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The future of housing is here ...

and it's made of timber


Peter Rose + Partners  |  June 2020

Harnessing new construction technologies toward higher quality, more equitable housing

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At Peter Rose + Partners, we believe research is not an activity preceding design, but rather one that is integral to it. We are currently focusing on the role we can play in addressing two of the world’s most pressing issues: the climate emergency and the housing affordability crisis. With mass timber already seeing widespread use in Europe, and set to become a mainstream construction system in the United States under the 2021 International Building Code, our team is looking ahead to understand the expansive possibilities the material will bring to the production of low-cost, quality, and sustainable multi-family housing. 

What does responsibly designed housing look like?

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Housing today is faced with several converging issues: rents take up ever-increasing portions of personal income; original residents of neighborhoods are pushed further and further to the fringes of cities as non-inclusive gentrification runs its course; buildings are often cheaply made, showing signs of deterioration after even just a few years.  As architects, we have a responsibility to address inequities in the built environment.  We believe all housing should be affordable, sustainable, and community-driven.  A responsibly designed city is one where residents are not only not burdened with pollution, but one where citizens’ active participation is encouraged - not hindered - by design.  Affordable, human-centered housing is a key ingredient for a vibrant city.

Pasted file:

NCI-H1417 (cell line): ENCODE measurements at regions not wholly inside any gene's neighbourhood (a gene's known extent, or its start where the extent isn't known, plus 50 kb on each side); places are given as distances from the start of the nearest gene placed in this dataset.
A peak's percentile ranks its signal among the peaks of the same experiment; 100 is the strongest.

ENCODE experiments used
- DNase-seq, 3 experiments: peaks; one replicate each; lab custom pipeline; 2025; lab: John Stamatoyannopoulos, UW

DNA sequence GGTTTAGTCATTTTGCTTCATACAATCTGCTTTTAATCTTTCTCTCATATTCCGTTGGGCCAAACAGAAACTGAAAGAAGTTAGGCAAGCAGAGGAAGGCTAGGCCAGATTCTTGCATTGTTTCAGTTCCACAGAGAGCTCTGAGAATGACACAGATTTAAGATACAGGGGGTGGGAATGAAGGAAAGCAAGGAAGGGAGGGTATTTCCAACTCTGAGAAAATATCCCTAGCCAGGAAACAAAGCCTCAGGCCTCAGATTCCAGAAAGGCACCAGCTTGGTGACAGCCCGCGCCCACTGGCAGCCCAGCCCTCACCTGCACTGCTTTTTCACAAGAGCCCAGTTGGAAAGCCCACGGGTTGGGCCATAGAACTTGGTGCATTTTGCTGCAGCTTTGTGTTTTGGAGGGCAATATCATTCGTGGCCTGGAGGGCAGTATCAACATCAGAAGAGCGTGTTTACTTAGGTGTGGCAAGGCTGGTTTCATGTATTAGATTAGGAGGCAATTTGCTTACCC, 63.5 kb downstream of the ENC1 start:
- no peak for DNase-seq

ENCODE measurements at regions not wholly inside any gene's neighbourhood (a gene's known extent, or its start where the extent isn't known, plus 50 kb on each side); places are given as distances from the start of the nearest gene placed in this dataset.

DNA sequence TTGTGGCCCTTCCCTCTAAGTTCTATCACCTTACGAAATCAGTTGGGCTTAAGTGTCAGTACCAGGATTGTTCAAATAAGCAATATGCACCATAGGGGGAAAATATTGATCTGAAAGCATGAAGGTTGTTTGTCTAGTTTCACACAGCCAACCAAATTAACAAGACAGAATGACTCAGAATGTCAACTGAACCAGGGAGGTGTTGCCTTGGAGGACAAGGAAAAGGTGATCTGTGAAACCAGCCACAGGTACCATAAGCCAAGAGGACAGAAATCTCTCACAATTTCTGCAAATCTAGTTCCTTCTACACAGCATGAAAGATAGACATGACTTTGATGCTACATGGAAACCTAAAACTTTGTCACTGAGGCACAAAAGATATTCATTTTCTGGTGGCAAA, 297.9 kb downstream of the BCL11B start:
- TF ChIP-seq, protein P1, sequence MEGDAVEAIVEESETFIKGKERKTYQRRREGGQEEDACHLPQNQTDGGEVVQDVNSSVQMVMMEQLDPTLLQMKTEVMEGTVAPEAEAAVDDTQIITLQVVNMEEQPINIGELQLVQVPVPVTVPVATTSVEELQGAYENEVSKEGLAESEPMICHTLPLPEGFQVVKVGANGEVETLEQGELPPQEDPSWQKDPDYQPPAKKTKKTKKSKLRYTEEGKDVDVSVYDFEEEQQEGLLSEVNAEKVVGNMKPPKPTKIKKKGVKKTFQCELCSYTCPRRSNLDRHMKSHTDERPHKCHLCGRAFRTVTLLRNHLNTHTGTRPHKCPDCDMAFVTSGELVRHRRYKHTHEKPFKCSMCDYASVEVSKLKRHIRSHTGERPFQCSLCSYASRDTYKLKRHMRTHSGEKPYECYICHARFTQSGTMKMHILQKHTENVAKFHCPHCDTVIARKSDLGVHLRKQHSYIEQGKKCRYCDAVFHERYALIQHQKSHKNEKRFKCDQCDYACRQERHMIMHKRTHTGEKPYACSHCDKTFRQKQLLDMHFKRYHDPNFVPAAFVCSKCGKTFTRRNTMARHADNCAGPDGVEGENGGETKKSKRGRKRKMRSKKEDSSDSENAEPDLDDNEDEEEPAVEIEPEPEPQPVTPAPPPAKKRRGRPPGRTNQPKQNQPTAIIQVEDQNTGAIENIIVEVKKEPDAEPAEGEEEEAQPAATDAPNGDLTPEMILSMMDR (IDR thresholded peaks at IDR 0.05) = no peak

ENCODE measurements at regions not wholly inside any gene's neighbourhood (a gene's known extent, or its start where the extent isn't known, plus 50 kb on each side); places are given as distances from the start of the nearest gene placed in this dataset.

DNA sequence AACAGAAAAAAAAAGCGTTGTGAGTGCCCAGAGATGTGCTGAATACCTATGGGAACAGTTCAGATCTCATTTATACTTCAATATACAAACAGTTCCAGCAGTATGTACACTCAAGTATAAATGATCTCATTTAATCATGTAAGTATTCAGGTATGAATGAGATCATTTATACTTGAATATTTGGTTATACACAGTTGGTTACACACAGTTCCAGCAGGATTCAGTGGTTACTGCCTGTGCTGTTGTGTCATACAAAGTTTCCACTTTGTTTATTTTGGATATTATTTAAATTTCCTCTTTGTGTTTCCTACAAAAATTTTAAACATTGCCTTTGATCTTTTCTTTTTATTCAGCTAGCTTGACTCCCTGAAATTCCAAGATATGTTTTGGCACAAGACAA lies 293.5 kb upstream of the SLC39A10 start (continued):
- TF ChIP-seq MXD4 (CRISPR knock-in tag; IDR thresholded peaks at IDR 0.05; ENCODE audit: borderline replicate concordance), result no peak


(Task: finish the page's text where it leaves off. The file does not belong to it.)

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Top and above: Kripalu Housing

In the design for housing at the Kripalu Campus in the Berkshire Mountains, Peter Rose + Partners foregrounded views to the surrounding landscape while integrating climate control strategies including natural ventilation, radiant heating / cooling, and sun shading - all contributing to users’ comfort and significant savings in building operation costs.  Urban designs for Helsinki and Somerville, MA proposed long-lasting resiliency strategies for their respective cities, emphasizing sustainability, flexibility, connectivity and density. 

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Low2No (carbon) Helsinki Masterplan

Housing supply is low, rents are unaffordable

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As rents skyrocket relative to income, the low supply of housing has become a formidable barrier to more affordable housing.  One often overlooked contributing factor in the inability of supply to meet rising global demand for urban housing is the lack of innovation in the construction industry.  Since the 1960s, productivity in the manufacturing industry has seen dramatic increases.  From old industries like automobile production to the new industries of Silicon Valley, assembly lines have been revolutionized with the use of robotics and logistical innovations.  Meanwhile, productivity in the construction industry has remained flat since 1960, and more recently the supply of housing units has remained below 60% of pre-2008 levels.  Without innovative steps to increase the construction industry’s levels of productivity, housing costs will continue to rise as demand is unable to be met.